To find a multi-bagger stock, what are the underlying trends we should look for in a business? Firstly, we'd want to identify a growing return on capital employed (ROCE) and then alongside that, an ever-increasing base of capital employed. Put simply, these types of businesses are compounding machines, meaning they are continually reinvesting their earnings at ever-higher rates of return. Speaking of which, we noticed some great changes in Hiolle Industries' (EPA:ALHIO) returns on capital, so let's have a look.
What is Return On Capital Employed (ROCE)?
If you haven't worked with ROCE before, it measures the 'return' (pre-tax profit) a company generates from capital employed in its business. The formula for this calculation on Hiolle Industries is:
Return on Capital Employed = Earnings Before Interest and Tax (EBIT) ÷ (Total Assets - Current Liabilities)
0.16 = €6.5m ÷ (€73m - €32m) (Based on the trailing twelve months to June 2019).
Thus, Hiolle Industries has an ROCE of 16%. On its own, that's a standard return, however it's much better than the 7.9% generated by the Machinery industry.
Historical performance is a great place to start when researching a stock so above you can see the gauge for Hiolle Industries' ROCE against it's prior returns. If you're interested in investigating Hiolle Industries' past further, check out this free graph of past earnings, revenue and cash flow.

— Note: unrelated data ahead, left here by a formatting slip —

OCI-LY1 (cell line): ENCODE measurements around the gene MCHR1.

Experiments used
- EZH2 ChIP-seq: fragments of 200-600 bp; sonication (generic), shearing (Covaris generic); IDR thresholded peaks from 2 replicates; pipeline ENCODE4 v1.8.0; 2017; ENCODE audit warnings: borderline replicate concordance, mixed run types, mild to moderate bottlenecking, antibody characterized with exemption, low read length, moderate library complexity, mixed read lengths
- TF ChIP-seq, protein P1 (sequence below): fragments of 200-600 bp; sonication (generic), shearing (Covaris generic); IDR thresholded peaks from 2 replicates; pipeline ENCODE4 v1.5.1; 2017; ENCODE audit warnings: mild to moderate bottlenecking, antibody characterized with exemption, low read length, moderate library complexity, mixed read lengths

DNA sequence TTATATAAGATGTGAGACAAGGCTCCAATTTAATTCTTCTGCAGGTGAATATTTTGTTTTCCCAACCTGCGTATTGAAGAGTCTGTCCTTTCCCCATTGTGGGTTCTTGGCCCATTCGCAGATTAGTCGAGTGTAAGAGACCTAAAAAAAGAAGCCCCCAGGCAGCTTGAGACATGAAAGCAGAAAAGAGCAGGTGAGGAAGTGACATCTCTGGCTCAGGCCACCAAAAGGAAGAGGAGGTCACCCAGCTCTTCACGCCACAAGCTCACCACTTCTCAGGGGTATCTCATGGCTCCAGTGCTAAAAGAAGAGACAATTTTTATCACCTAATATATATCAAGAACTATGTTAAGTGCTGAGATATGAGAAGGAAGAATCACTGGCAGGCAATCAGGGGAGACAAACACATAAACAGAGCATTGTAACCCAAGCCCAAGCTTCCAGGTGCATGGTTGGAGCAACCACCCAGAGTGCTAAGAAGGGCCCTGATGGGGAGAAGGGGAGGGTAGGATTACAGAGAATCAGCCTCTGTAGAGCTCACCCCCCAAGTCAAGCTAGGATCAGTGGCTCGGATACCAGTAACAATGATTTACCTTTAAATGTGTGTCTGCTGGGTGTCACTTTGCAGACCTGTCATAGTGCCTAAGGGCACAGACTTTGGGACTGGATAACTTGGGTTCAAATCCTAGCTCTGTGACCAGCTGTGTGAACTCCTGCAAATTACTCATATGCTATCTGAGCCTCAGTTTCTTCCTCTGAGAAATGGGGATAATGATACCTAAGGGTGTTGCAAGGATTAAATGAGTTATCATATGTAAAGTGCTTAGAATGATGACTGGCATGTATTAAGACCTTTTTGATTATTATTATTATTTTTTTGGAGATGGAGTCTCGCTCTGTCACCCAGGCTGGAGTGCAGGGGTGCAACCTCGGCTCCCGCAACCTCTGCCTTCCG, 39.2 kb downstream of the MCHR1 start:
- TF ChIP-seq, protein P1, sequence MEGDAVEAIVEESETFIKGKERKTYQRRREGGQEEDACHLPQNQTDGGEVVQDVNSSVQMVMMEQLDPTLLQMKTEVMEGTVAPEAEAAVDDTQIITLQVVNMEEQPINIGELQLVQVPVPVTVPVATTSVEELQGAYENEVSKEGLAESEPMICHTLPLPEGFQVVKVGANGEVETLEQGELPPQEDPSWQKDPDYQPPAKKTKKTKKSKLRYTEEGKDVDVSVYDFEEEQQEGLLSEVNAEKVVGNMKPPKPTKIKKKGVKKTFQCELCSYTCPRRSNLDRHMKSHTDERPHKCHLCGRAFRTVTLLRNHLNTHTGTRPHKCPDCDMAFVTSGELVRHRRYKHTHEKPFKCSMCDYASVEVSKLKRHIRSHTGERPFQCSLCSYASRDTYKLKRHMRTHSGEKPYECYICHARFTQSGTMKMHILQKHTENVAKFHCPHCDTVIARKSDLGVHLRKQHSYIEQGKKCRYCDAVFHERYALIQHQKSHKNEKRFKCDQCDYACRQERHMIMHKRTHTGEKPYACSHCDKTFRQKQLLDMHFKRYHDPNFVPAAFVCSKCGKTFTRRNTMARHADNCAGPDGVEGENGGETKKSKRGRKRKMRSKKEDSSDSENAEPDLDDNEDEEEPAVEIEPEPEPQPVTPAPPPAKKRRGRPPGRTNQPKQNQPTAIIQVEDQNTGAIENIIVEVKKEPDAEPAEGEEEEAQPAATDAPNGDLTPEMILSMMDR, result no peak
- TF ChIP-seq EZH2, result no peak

What The Trend Of ROCE Can Tell Us
Investors would be pleased with what's happening at Hiolle Industries. The data shows that returns on capital have increased substantially over the last five years to 16%. The company is effectively making more money per dollar of capital used, and it's worth noting that the amount of capital has increased too, by 34%. The increasing returns on a growing amount of capital is common amongst multi-baggers and that's why we're impressed.On a side note, Hiolle Industries' current liabilities are still rather high at 44% of total assets. This effectively means that suppliers (or short-term creditors) are funding a large portion of the business, so just be aware that this can introduce some elements of risk. While it's not necessarily a bad thing, it can be beneficial if this ratio is lower.
The Key Takeaway
In summary, it's great to see that Hiolle Industries can compound returns by consistently reinvesting capital at increasing rates of return, because these are some of the key ingredients of those highly sought after multi-baggers. Investors may not be impressed by the favorable underlying trends yet because over the last five years the stock has only returned 13% to shareholders. So exploring more about this stock could uncover a good opportunity, if the valuation and other metrics stack up.
On a final note, we found 3 warning signs for Hiolle Industries (1 is a bit concerning) you should be aware of.
While Hiolle Industries isn't earning the highest return, check out this free list of companies that are earning high returns on equity with solid balance sheets.
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This article by Simply Wall St is general in nature. It does not constitute a recommendation to buy or sell any stock, and does not take account of your objectives, or your financial situation. We aim to bring you long-term focused analysis driven by fundamental data. Note that our analysis may not factor in the latest price-sensitive company announcements or qualitative material. Simply Wall St has no position in any stocks mentioned.
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